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Criminal gangs rule political hotbed

By - | January 12th 2013

By Jeckonia Otieno

NAIROBI; KENYA: Whichever angle one looks at it, Mathare North is one of the political hotbeds of Nairobi. Being heavily populated due to the high-rise buildings that accommodate a large number of people, it remains a darling of many political aspirants who mostly see the populace as a source of power – and money.

Due to a high number of youthful voters, the area is a vote hunting ground during elections.

Insiders in the area name a few informal groups that run the ground with one name sticking out sorely – a group only referred to as Matakwei.

A local leader says the group is supported by a civic leader and is used to intimidate residents and influence area politics.

It is one of the groups that have allegedly been used to prop illegalities like land grabbing that has been perfected in the area even with claims of involvement of the local Provincial Administration.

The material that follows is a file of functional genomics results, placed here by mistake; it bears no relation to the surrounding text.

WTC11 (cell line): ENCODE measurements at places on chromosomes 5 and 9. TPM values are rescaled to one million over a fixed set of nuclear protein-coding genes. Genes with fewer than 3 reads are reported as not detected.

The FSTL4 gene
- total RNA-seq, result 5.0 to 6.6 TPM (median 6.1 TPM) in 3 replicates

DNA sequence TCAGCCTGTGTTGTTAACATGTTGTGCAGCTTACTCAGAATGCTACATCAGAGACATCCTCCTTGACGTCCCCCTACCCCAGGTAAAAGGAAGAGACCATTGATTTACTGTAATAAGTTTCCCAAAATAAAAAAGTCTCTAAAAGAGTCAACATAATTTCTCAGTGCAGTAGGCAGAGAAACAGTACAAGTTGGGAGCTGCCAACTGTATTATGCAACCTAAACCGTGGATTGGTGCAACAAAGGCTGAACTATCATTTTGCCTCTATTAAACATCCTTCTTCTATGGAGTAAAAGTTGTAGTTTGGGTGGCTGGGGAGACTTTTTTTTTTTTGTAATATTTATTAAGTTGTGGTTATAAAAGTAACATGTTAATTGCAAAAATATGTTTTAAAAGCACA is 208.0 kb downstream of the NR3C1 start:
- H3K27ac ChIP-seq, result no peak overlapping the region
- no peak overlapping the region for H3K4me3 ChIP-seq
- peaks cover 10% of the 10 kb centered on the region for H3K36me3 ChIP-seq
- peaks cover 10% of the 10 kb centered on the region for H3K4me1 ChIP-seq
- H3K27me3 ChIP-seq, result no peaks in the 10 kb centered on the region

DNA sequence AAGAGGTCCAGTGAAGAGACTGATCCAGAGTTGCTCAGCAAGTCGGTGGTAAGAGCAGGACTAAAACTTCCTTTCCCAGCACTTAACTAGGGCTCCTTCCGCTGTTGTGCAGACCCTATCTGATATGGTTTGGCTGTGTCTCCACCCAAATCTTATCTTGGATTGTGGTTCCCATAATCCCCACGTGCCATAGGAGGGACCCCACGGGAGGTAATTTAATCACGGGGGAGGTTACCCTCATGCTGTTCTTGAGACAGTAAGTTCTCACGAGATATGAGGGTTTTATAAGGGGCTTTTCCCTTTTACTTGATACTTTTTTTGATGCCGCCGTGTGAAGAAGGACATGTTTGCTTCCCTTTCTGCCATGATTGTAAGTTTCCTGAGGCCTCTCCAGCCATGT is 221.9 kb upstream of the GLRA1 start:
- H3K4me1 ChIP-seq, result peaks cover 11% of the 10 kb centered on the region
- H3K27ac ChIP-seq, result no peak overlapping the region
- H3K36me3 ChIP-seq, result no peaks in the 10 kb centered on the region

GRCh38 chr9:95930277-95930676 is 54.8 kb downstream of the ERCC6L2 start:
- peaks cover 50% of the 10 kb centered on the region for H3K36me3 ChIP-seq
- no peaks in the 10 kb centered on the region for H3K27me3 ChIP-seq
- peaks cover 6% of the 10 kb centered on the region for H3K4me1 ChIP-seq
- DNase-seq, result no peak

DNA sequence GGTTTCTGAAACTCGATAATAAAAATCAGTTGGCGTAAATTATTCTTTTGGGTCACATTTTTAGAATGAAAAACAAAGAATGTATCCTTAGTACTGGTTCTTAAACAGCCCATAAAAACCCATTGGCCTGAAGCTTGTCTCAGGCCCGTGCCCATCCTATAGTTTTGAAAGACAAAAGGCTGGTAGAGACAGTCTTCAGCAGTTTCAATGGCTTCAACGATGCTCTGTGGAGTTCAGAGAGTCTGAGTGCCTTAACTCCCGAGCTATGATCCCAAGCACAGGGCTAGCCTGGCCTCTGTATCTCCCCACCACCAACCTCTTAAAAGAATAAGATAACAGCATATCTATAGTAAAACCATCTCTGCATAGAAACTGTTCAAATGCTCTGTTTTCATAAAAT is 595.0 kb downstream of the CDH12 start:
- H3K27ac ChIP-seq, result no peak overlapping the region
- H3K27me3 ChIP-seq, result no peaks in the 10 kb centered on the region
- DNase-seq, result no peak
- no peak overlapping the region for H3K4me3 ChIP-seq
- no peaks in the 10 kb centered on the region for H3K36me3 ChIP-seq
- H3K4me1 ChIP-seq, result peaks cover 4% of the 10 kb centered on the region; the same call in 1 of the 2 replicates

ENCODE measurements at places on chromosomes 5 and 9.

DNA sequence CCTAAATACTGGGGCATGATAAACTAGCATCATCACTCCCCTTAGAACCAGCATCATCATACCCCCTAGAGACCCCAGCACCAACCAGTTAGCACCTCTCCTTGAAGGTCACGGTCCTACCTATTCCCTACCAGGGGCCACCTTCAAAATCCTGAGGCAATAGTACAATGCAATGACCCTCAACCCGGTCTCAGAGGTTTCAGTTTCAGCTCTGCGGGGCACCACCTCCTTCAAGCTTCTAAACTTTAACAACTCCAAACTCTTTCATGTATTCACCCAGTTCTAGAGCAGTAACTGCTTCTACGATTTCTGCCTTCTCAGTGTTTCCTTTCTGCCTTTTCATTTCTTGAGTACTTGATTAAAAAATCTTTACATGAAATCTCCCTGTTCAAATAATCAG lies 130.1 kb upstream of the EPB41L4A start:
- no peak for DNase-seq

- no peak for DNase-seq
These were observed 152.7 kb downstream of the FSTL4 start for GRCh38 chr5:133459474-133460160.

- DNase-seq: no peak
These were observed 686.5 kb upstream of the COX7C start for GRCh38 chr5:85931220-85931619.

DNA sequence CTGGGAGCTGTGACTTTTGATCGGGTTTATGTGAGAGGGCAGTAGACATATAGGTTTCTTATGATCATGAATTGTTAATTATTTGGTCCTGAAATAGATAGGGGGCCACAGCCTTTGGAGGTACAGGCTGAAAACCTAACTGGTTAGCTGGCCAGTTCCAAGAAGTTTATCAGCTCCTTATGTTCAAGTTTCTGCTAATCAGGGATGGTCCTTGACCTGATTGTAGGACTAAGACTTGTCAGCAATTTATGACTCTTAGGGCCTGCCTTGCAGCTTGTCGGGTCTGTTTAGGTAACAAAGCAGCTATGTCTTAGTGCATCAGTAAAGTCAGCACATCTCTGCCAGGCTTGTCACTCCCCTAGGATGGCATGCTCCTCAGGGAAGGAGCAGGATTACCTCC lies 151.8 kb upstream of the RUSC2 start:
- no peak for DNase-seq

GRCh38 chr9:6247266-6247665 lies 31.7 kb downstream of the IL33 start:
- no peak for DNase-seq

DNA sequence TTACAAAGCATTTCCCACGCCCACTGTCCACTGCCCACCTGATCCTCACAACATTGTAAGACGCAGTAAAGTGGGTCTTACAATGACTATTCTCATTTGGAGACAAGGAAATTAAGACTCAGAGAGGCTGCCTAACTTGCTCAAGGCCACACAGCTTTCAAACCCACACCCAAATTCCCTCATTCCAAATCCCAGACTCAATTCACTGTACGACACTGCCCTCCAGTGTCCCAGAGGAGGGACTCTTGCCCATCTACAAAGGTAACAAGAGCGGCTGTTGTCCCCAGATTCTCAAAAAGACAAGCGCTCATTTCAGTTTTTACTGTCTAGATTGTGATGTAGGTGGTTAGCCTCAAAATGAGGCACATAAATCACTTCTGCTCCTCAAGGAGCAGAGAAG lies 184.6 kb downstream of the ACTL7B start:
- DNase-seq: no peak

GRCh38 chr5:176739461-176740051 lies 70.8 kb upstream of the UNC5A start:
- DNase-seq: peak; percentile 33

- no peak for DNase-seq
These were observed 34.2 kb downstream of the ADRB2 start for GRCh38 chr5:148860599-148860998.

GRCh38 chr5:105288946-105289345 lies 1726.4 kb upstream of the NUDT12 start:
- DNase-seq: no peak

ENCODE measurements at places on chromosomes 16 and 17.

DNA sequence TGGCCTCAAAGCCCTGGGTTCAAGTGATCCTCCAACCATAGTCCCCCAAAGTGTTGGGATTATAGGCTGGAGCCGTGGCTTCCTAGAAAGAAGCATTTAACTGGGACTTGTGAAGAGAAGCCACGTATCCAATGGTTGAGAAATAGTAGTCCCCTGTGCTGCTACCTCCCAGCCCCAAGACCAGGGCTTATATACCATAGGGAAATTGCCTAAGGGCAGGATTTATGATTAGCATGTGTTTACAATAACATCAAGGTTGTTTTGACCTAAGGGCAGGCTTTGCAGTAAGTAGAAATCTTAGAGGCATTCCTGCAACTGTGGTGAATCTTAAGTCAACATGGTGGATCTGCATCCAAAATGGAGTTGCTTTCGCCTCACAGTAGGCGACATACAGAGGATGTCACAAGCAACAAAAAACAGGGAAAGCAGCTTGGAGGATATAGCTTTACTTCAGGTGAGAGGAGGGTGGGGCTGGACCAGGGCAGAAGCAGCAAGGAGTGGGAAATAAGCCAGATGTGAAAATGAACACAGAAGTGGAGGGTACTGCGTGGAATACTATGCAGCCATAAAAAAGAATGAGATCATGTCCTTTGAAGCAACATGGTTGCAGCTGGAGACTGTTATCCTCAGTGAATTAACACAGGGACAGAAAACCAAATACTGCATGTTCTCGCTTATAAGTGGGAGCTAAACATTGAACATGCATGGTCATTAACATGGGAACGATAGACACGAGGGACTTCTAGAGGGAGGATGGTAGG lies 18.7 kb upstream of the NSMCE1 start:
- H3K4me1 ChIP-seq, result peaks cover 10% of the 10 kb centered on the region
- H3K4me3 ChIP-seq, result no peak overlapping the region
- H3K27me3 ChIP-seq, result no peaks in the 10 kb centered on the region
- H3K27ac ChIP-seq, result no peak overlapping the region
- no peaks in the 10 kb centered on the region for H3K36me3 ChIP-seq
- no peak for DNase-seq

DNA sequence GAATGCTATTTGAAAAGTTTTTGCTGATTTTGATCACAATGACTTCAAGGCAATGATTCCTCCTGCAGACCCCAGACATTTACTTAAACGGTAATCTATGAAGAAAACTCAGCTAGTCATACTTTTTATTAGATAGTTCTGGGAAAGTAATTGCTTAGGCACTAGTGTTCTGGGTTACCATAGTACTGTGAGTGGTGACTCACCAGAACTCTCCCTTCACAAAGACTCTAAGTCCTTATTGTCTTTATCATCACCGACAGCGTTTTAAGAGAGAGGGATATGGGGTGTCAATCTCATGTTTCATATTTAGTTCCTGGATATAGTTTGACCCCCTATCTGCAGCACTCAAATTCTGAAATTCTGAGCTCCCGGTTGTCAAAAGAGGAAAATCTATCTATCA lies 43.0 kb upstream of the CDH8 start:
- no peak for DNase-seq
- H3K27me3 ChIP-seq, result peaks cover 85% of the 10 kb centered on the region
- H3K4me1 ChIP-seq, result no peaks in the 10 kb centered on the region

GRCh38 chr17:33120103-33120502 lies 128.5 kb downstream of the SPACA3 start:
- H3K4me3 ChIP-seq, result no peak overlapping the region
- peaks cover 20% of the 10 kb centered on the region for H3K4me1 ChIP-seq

“Look at this piece of land here,” laments the leader, pointing to what used to be quarry but has been reclaimed opposite Ruaraka High School, “It was meant for a school but what has happened? It has been grabbed.”

The land in question was meant for construction of Kasarani Girls High School.

It is claimed as soon as the Prime Minister Raila Odinga commissioned the construction of the school, wrangles started and gangs were used to intimidate whoever questioned the seemingly irregular allocations –the gang allegedly at the centre of it all is Matakwei – made up of 16 young men. Apart from the gangs that run the ground, there has been long running tension between landlords and tenants. 

Most landlords, who do not live in the estate, leave the management of their property to the caretakers and agents who end up being a source of discord between the landlord and the tenant.

Timothy Onyango, a resident Mathare North Area 2 states, “Most of the time we are accused of not paying rent but it could be in defiance of the agents who act as if they are law unto themselves because most people do not know what their landlords look like.”

He points to a case that recently came up in Area 2 where tenants beat up a caretaker because he could not solve their problems yet; the landlord was nowhere to be seen. The tenants said that they had reported the case with the chief. Attempts to reach the Area One landlords’ chairperson, Mr Joseph Njoroge, to get his view on the whole scenario were futile. Other landlords were equally difficult to reach.

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